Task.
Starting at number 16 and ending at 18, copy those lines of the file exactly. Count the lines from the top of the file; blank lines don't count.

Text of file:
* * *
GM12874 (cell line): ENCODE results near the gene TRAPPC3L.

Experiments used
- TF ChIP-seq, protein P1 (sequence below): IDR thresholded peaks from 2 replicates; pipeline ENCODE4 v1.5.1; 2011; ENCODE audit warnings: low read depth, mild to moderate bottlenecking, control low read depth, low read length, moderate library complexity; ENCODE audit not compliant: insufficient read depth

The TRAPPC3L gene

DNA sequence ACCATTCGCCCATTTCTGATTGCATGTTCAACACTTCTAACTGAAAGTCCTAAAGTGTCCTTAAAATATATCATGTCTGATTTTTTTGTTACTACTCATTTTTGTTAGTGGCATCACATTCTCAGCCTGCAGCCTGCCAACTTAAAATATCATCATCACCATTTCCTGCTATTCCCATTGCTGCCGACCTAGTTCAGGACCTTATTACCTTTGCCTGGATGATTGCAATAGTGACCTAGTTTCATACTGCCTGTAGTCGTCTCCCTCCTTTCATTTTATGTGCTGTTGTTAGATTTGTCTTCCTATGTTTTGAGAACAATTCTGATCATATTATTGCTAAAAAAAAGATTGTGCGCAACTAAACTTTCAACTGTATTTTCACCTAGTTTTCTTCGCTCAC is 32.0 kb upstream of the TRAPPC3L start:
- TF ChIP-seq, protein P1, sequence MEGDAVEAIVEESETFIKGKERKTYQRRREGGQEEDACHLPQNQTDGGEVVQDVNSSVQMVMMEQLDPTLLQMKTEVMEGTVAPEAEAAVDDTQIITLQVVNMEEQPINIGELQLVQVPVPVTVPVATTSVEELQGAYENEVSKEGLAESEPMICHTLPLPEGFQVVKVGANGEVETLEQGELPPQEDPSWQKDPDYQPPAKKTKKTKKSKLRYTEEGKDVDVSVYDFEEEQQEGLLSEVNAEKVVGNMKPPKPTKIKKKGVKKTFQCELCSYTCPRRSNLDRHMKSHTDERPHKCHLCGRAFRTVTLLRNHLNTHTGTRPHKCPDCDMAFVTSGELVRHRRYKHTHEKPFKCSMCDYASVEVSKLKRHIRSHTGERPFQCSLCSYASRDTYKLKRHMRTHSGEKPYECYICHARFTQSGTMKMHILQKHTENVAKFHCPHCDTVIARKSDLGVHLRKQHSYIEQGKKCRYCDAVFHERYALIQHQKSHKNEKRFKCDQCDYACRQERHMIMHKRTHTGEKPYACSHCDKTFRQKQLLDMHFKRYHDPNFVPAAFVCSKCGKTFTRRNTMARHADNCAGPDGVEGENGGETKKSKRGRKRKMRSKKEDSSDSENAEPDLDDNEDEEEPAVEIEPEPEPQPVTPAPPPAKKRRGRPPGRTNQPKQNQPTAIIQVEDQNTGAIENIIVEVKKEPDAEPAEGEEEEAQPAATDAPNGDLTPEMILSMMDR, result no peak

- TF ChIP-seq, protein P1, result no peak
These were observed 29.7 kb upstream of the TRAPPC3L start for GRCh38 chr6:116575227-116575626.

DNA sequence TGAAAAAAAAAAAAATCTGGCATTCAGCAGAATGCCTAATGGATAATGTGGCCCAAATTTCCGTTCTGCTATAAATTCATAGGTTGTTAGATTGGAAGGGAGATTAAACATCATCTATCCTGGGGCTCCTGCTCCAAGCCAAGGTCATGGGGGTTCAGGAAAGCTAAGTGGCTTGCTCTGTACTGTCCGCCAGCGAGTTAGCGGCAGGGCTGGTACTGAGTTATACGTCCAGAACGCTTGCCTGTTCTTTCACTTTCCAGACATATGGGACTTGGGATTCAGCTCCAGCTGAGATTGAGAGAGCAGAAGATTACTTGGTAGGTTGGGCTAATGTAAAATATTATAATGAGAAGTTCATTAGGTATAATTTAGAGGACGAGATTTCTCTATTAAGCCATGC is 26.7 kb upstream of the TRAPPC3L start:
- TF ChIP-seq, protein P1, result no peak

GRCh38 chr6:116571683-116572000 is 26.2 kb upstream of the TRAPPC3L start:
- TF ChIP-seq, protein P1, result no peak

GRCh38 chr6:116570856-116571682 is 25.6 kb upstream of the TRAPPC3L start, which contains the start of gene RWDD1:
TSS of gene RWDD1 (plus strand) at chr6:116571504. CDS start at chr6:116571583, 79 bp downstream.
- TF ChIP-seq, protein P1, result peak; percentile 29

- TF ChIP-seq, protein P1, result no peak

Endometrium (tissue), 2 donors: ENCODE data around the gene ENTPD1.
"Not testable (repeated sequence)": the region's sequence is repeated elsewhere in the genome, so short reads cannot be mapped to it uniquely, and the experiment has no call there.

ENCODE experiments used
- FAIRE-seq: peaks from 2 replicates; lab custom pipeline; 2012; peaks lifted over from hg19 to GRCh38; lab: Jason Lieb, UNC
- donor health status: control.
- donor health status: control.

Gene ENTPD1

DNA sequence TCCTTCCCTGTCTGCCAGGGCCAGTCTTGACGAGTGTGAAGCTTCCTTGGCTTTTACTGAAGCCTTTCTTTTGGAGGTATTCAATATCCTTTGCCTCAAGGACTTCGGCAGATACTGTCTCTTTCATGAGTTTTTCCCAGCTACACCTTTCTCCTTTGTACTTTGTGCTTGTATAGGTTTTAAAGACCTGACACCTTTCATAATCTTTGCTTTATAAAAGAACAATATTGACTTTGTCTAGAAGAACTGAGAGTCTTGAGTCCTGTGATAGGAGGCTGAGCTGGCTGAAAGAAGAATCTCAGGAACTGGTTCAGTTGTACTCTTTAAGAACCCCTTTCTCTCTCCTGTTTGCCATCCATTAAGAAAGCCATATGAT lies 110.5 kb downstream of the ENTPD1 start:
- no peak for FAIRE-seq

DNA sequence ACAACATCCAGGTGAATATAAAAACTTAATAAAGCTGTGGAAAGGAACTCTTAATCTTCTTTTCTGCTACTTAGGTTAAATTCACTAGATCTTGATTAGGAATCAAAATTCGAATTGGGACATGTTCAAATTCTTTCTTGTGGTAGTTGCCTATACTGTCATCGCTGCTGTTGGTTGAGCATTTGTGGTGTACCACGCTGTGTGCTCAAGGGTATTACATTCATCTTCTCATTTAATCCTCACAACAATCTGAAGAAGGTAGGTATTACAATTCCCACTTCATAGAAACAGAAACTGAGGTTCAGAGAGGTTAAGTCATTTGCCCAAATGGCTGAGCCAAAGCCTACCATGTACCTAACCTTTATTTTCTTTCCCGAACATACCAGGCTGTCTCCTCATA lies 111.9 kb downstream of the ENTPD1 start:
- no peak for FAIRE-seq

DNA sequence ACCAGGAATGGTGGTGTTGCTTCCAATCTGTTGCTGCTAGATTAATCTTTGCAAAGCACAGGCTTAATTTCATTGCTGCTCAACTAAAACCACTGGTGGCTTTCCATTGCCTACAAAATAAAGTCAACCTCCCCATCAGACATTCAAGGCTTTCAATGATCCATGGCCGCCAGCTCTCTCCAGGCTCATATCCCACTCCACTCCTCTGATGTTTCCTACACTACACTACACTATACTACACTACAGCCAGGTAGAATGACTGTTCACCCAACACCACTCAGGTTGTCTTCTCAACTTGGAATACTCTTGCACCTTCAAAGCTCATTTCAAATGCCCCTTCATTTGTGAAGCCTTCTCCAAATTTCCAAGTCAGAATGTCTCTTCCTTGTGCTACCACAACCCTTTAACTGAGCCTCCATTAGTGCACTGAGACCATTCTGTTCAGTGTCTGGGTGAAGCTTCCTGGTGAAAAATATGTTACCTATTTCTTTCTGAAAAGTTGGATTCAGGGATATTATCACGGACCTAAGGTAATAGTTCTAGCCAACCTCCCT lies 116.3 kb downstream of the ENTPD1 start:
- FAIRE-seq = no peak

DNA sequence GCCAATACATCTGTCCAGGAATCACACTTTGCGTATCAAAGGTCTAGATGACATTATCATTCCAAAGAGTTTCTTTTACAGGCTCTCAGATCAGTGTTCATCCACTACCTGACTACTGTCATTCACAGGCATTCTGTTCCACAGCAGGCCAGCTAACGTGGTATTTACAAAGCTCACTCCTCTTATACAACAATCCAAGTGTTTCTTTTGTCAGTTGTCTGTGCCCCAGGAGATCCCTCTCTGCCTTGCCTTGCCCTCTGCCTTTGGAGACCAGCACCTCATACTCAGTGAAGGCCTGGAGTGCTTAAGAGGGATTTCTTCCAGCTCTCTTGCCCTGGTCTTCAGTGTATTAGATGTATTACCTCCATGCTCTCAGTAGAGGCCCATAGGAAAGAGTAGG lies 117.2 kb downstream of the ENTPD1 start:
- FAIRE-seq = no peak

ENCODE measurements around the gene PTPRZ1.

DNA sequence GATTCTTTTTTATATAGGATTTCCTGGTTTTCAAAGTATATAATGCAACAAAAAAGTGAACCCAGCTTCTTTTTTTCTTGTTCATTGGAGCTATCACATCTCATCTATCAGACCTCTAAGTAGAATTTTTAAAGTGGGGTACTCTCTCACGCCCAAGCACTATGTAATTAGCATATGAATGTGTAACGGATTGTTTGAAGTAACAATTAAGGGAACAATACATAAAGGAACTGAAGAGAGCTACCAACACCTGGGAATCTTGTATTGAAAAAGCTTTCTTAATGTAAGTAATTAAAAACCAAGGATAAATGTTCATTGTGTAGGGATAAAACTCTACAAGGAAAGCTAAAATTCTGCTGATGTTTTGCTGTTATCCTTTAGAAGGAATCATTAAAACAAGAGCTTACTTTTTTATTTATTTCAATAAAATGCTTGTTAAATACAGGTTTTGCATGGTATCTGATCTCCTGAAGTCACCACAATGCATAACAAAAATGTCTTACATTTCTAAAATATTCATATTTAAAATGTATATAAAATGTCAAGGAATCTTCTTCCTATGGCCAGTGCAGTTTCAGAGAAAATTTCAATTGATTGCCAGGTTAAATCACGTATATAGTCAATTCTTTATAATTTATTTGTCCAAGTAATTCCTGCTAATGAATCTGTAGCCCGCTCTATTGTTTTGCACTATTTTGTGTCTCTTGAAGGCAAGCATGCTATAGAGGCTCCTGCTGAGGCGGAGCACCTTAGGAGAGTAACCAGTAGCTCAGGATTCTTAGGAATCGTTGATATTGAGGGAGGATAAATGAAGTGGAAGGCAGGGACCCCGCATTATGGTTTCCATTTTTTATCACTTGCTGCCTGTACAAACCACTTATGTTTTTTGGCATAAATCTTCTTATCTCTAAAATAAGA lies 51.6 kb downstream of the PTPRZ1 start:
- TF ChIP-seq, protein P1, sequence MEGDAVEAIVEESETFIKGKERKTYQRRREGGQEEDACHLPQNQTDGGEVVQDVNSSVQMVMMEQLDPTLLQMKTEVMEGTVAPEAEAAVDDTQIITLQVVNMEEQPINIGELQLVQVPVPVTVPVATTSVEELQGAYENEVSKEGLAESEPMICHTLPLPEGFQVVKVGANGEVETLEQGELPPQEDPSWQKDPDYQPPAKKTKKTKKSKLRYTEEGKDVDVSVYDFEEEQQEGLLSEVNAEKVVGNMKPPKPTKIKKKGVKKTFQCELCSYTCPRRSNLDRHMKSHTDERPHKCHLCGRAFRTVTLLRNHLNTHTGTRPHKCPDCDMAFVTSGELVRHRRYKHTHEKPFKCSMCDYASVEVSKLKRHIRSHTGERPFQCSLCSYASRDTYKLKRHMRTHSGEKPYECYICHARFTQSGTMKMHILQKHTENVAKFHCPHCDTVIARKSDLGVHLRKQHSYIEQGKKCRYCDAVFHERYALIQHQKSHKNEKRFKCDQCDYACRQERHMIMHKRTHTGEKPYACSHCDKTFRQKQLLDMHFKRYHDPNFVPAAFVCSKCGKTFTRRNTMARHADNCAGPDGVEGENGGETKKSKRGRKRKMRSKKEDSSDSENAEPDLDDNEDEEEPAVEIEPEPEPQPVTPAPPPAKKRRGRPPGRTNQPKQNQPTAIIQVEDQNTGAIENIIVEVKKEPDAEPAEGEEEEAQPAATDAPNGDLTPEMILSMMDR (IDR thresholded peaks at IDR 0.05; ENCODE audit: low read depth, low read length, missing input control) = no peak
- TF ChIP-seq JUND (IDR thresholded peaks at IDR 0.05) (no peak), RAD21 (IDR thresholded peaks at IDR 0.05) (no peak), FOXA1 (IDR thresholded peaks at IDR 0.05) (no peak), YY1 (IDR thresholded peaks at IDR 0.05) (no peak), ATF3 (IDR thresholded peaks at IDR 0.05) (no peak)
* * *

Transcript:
- TF ChIP-seq, protein P1, result no peak

Endometrium (tissue), 2 donors: ENCODE data around the gene ENTPD1.
"Not testable (repeated sequence)": the region's sequence is repeated elsewhere in the genome, so short reads cannot be mapped to it uniquely, and the experiment has no call there.